Dr. Elvira Bolat in the Faculty of Management published her latest paper today in the Journal of Customer Behaviour. This paper focuses on one of the issues Dr. Bolat has explored in her PhD thesis – values deriving from mobile technology use. No existing research maps and discusses holistically the values deriving from mobile technology use, capturing both strategic and operational opportunities, which are most likely to emerge in the business-to-business (B2B) context. This empirical paper addresses this gap. An adapted grounded theory approach is applied to collect and analyse in-depth interviews with 28 B2B practitioners from advertising and marketing firms. Whether mobile technology is a simple means to advanced communication with no physical boundaries of time and location, or a business tool to boost creative thinking, this study concludes that mobile technology represents a novel and unique category of technology because of its core distinctive feature, ‘being mobile’. B2B practitioners argue that the true nature of mobile technology lies in seeing it as a source of value that derives from using mobile technology. B2B practitioners view mobile technology not only as a purely technical tool (functional value) enabling effective communication (social value) but as a strategic tool driving balanced and flexible ways in managing business (emotional value) and enabling creative thinking (creative value).

Full reference to the article: Bolat, E., 2016. Business practitioners’ perspectives on the value of mobile technology. Journal of Customer Behaviour, 15 (1), 31-48.

Read full paper at

New Paper by Dr Elvira Bolat and BA (Hons) Business Studies Graduate Jack Strong

Dr. Elvira Bolat and her research supervisee, Jack Strong (BA Business Studies 2015 graduate), in the Faculty of Management published her latest paper today in the Journal of Customer Behaviour. The paper is more focused version of Jack’s final year research project which focused on Panasonic where Jack had done his placement during the third year of the studies. This paper explores customers’ perspectives on branding and the role of digital technologies in Business-to-Business context. Branding is a well-researched notion in the business-to-customer (B2C) environment but a concept which is unexplored in the business-to-business (B2B) context. Conceptually, similar to B2C organisations, digital communication via digital tools and devices allows B2B organisations to experience the benefits of exposing their brands to a wider audience. In reality, questions of whether branding is purposeful in the B2B context and what role digital technologies play in B2B branding remain open. This study explores branding in the B2B context, using Panasonic as a case study, to consider the value of B2B branding from the B2B customer (buyer) perspective. Results indicate that B2B branding is of importance in the B2B context, in particular for an organisation such as Panasonic where reputation is a driving force in attracting new B2B customers and nurturing long-term relationships with existing B2B customers. Moreover, this study concludes that whilst use of digital technologies enables the portrayal of brand perceptions of Panasonic, digital technologies have yet to be fully embraced for the purpose of branding in the B2B context.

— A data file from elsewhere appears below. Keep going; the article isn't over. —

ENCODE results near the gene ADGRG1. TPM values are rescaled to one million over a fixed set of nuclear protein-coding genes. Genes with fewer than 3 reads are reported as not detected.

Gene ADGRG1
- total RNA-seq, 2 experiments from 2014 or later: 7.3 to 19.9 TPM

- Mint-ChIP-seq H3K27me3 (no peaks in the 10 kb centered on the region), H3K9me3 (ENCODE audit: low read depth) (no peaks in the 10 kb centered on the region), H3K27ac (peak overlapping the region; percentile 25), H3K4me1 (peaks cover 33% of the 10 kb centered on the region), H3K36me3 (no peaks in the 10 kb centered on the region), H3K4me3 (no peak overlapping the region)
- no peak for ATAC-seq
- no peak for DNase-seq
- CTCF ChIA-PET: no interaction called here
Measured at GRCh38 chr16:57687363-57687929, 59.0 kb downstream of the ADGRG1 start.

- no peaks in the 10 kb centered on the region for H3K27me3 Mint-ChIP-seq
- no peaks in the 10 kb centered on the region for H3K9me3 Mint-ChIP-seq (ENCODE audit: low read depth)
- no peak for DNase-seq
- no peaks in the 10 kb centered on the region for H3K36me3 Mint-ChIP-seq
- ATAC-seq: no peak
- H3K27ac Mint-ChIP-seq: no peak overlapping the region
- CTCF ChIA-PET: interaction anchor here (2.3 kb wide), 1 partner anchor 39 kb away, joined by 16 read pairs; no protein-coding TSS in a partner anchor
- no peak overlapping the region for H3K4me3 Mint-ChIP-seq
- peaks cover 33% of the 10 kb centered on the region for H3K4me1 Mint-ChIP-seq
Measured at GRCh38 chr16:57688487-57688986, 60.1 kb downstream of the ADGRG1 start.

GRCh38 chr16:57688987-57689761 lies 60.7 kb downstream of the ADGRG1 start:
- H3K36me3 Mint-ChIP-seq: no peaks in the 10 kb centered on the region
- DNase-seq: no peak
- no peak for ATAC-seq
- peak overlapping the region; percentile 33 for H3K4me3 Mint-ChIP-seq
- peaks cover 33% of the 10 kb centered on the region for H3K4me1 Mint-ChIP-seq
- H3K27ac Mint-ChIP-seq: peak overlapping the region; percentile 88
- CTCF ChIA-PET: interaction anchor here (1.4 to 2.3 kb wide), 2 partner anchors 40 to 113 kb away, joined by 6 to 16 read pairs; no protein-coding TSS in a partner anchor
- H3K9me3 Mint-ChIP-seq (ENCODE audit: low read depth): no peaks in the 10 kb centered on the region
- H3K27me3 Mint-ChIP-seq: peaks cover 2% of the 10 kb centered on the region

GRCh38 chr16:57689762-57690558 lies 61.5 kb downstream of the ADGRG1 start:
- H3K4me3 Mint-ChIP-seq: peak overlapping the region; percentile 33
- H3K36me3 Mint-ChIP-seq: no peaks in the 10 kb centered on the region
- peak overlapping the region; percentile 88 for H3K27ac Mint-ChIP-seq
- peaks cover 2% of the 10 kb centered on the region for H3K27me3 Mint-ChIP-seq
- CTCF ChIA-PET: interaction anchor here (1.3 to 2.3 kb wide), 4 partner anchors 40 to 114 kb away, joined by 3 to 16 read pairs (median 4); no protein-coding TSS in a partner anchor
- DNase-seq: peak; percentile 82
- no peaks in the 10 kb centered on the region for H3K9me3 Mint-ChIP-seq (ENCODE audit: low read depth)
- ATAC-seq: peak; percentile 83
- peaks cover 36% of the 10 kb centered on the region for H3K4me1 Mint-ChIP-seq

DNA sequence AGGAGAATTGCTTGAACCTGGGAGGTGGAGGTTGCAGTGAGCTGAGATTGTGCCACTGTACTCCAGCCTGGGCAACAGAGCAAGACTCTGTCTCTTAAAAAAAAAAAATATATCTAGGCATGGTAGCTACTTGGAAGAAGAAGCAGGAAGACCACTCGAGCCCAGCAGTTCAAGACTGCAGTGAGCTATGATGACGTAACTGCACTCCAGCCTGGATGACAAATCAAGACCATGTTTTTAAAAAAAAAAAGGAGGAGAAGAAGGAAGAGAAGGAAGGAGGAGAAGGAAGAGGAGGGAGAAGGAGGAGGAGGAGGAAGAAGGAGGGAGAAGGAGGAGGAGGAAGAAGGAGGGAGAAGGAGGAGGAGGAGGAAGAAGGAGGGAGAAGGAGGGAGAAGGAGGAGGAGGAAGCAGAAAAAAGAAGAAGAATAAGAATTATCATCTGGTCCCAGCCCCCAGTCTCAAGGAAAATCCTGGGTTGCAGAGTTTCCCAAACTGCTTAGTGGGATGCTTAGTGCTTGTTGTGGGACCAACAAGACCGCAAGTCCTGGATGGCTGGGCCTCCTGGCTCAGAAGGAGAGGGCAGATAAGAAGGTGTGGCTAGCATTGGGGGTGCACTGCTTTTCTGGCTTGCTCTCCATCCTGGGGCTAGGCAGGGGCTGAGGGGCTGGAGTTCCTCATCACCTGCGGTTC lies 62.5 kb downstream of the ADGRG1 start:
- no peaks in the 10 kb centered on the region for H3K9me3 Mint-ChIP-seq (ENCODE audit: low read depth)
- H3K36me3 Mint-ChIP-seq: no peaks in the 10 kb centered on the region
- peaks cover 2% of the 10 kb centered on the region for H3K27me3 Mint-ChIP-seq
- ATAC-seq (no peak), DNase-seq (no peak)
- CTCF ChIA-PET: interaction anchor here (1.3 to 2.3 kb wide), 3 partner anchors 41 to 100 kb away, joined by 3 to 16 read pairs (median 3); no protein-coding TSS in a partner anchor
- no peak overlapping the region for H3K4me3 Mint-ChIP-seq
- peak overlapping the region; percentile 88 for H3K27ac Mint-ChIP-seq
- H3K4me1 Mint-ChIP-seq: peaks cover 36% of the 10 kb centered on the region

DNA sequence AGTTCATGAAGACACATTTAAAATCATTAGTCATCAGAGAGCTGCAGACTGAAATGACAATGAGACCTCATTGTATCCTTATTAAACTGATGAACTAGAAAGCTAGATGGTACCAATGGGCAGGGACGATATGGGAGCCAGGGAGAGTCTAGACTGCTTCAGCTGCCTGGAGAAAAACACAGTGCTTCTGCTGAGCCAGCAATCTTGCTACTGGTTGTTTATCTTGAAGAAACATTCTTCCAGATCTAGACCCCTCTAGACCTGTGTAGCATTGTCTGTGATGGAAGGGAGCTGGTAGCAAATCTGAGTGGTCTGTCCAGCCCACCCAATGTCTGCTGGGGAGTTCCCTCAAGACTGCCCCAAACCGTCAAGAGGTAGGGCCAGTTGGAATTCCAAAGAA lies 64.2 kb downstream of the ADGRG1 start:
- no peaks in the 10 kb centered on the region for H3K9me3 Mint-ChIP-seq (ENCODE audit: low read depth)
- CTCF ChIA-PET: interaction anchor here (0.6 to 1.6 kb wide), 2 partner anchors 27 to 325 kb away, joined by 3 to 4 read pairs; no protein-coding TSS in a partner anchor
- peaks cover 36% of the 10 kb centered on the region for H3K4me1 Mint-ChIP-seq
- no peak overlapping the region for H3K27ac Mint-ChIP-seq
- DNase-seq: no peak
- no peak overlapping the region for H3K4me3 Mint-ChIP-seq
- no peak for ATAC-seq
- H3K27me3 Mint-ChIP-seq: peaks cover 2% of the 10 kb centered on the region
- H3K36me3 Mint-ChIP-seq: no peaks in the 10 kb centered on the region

Full reference to the article: Strong, J. and Bolat, E., 2016. A qualitative inquiry into customers’ perspectives on branding and the role of digital technologies in B2B: A case study of Panasonic. Journal of Customer Behaviour, 15 (1), 97-116.

Read full paper at

Public Health in Nepal: Vitamine A

Vit AThis week we published an editorial in the Journal of Biomedical Sciences on the question: “Is early diagnose for Vitamin A deficiency better than the current supplementation programme of Nepal?”